Educator Laura Ethel Mills left a lasting impression on those she taught, either in the classroom or on field trips to the deserts that she loved so much. An accomplished photographer and recognized authority in the field of natural history, Mills created permanent images of the diversity of life found in Nevada's Great Basin.
Mills was born on March 3, 1893, in Elk River, Minnesota, to John and Anna (Bailey) Mills. When she was young, her family relocated to a homestead near Fallon, Nevada. After graduating from Churchill County High School in 1912, Mills passed state examinations and obtained her teaching certificate. Her first teaching job was at Tobar Station in eastern Nevada, where she developed an interest in photography, surrounded by mountains, flowers, and vast desert vistas. After one year at Tobar, she returned to Fallon and began teaching in Churchill County.
For Mills, instruction went beyond the classroom. She accompanied her students on field trips into the desert where they photographed petroglyphs, local Native Americans, ghost towns, and rock formations. Her camera captured all aspects of the natural landscape including flora and fauna, wild flowers, cloud formations, and insects.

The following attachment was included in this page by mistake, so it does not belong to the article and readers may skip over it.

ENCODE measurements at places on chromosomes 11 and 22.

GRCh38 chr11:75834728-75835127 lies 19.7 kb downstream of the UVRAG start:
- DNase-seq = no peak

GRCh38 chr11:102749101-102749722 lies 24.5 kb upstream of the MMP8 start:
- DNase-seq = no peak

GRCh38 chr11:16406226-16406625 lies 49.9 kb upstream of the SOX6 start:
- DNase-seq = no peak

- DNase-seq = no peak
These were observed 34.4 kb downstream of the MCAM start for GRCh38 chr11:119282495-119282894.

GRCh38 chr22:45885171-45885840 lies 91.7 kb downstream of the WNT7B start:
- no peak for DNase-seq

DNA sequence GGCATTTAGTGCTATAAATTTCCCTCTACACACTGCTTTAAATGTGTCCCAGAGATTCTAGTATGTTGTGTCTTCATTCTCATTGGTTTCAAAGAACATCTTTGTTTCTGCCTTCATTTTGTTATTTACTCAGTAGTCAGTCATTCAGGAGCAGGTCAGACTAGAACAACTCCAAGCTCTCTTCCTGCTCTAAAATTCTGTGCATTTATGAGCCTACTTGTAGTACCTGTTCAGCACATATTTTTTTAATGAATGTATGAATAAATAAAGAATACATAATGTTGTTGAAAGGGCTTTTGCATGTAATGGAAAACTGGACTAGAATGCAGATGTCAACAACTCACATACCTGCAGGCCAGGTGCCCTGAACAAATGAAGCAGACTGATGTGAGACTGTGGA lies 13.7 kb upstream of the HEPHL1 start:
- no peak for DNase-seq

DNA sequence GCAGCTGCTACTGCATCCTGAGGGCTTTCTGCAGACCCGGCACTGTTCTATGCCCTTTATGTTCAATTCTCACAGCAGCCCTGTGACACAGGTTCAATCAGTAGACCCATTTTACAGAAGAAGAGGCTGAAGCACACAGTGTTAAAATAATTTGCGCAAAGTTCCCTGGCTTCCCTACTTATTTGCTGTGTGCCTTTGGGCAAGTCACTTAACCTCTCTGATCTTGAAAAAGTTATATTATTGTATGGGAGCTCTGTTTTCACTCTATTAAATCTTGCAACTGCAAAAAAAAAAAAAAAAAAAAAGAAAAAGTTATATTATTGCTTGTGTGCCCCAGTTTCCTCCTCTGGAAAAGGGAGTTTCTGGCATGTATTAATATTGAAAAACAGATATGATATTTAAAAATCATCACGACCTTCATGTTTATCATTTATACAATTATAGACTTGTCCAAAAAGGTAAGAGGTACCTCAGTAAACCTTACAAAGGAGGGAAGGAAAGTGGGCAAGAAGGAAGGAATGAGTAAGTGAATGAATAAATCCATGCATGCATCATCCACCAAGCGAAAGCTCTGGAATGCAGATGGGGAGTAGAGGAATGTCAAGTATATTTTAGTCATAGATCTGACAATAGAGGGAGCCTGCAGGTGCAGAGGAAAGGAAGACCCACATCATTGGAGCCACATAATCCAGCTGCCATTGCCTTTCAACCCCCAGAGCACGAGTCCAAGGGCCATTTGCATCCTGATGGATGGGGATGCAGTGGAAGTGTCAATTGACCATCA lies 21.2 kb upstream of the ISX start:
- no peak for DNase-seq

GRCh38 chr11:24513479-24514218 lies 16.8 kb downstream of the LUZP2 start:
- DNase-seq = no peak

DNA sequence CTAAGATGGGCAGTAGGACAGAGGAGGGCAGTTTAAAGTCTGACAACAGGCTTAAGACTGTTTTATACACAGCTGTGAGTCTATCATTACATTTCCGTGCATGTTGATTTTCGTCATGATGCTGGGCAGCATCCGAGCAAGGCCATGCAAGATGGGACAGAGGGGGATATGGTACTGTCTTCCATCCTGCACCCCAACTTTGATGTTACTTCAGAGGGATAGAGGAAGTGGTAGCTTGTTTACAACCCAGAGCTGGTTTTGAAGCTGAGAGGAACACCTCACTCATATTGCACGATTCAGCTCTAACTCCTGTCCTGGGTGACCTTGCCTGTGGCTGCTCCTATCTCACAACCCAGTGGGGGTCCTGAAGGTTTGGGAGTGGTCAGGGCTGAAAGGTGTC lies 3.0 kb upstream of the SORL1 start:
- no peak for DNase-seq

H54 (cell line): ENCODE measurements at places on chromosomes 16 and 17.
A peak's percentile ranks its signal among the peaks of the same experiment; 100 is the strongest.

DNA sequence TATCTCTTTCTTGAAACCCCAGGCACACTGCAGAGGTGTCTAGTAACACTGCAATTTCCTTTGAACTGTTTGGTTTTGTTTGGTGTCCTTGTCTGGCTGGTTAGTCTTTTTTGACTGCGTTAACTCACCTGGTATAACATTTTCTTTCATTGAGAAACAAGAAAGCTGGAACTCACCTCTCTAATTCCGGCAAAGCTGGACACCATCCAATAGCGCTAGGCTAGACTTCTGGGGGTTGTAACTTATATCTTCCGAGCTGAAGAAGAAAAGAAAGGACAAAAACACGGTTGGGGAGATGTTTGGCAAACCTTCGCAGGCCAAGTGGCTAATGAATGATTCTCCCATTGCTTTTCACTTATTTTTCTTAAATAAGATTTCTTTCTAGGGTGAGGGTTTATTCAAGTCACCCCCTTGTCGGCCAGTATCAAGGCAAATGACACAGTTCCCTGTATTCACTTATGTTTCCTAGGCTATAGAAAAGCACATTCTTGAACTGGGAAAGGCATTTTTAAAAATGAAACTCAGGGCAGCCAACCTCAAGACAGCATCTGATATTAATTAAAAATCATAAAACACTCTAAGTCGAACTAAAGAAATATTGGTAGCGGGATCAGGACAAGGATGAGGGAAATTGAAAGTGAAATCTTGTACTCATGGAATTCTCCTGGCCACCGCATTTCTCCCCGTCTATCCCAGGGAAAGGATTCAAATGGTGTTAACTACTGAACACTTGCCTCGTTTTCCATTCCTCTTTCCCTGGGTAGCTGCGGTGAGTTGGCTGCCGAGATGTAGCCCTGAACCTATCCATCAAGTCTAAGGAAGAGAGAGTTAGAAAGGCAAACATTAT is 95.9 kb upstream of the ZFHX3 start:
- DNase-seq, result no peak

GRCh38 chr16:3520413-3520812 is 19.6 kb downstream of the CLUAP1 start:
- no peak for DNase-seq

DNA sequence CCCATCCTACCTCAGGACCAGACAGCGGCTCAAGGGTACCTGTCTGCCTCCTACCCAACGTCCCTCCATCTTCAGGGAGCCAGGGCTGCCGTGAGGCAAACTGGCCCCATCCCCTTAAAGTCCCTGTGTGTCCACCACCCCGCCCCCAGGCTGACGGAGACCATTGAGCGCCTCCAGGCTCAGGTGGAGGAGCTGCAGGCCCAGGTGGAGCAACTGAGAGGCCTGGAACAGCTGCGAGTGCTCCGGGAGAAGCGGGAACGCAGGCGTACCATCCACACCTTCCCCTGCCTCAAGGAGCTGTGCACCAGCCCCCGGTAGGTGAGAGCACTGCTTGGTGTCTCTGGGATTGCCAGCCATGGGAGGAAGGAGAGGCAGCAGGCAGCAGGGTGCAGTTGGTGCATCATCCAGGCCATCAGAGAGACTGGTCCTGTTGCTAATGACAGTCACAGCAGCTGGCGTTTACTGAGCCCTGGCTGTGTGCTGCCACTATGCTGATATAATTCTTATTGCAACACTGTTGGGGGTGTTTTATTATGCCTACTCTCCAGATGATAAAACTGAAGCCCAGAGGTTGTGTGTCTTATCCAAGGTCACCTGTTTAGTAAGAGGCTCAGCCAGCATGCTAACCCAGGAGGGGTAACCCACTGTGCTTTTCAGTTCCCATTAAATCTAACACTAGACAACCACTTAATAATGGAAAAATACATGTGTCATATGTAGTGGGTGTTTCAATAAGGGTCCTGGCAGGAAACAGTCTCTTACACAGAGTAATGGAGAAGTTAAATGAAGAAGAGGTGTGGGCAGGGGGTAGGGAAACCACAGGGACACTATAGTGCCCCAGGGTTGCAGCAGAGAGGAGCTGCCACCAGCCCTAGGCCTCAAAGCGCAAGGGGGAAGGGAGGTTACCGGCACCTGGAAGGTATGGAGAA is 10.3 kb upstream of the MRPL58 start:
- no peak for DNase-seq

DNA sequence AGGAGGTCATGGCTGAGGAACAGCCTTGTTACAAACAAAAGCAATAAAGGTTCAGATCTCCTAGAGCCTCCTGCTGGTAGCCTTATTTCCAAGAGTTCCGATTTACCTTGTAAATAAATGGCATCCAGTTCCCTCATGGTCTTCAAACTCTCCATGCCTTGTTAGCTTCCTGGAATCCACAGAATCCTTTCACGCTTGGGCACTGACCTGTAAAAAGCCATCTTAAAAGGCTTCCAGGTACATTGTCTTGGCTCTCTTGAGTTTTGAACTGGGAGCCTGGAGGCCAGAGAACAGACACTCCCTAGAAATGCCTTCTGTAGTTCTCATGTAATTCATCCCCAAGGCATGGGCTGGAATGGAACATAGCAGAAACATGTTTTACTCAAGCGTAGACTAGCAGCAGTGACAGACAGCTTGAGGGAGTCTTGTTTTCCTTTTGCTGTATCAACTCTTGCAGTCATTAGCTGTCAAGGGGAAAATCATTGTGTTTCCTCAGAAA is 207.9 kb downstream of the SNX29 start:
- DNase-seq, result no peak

Mills continued her own education by spending several summers as a student at the Yosemite Field School of Natural History. Her photographic skills and knowledge gained at the school inspired her to record and document much of Churchill County's history.
After forty years as a teacher, Mills officially retired in 1953. In 1968, she received the Distinguished Nevadan Award. She continued to learn and devote her time to hobbies and youth activities up until her death in 1973. In lasting appreciation of her devotion to her community, a park in Fallon was named in her memory. The Laura Mills Memorial Park—which includes an area of native plants—was dedicated in 1976.